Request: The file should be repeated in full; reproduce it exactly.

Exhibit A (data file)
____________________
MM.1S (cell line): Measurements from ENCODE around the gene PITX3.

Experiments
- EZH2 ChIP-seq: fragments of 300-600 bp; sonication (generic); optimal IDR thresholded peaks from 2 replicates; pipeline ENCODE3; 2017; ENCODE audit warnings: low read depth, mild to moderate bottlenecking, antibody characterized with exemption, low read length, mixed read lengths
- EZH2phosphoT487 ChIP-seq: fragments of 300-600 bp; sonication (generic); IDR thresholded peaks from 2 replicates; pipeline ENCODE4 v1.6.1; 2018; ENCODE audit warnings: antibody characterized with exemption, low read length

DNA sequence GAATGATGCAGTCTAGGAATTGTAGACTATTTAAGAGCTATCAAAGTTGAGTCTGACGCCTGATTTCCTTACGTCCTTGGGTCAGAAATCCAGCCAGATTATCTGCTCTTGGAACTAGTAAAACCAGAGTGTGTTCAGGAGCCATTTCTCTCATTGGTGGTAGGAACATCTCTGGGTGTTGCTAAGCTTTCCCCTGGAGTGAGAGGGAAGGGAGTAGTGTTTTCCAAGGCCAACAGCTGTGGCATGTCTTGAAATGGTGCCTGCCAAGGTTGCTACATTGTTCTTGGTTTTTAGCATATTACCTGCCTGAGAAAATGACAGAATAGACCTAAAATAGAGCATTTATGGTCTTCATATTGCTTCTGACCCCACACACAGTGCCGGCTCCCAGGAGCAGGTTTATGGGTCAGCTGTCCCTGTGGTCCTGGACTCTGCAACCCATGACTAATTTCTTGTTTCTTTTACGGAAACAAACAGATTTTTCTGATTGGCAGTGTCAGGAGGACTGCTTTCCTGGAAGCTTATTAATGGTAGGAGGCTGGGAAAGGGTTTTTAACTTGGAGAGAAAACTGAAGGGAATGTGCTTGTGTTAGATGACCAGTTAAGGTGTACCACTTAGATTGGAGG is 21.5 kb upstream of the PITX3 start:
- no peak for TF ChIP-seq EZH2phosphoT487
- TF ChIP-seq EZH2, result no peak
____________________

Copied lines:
MM.1S (cell line): Measurements from ENCODE around the gene PITX3.

Experiments
- EZH2 ChIP-seq: fragments of 300-600 bp; sonication (generic); optimal IDR thresholded peaks from 2 replicates; pipeline ENCODE3; 2017; ENCODE audit warnings: low read depth, mild to moderate bottlenecking, antibody characterized with exemption, low read length, mixed read lengths
- EZH2phosphoT487 ChIP-seq: fragments of 300-600 bp; sonication (generic); IDR thresholded peaks from 2 replicates; pipeline ENCODE4 v1.6.1; 2018; ENCODE audit warnings: antibody characterized with exemption, low read length

DNA sequence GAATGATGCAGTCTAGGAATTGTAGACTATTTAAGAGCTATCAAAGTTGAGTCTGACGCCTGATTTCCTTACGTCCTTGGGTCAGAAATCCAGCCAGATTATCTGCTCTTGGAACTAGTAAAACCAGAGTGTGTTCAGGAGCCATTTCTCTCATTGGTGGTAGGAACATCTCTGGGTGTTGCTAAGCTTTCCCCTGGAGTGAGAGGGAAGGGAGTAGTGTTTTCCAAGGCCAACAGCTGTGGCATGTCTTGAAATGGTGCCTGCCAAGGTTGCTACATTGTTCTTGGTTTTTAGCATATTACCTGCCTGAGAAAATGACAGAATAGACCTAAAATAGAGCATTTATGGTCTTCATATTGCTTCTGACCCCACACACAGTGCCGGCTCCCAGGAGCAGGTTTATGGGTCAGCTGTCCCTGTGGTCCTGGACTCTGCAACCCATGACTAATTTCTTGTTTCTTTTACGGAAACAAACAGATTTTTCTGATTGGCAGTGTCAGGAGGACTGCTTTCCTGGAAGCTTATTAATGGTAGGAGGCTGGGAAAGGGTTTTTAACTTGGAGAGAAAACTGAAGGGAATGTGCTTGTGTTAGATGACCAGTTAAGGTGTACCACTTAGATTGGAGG is 21.5 kb upstream of the PITX3 start:
- no peak for TF ChIP-seq EZH2phosphoT487
- TF ChIP-seq EZH2, result no peak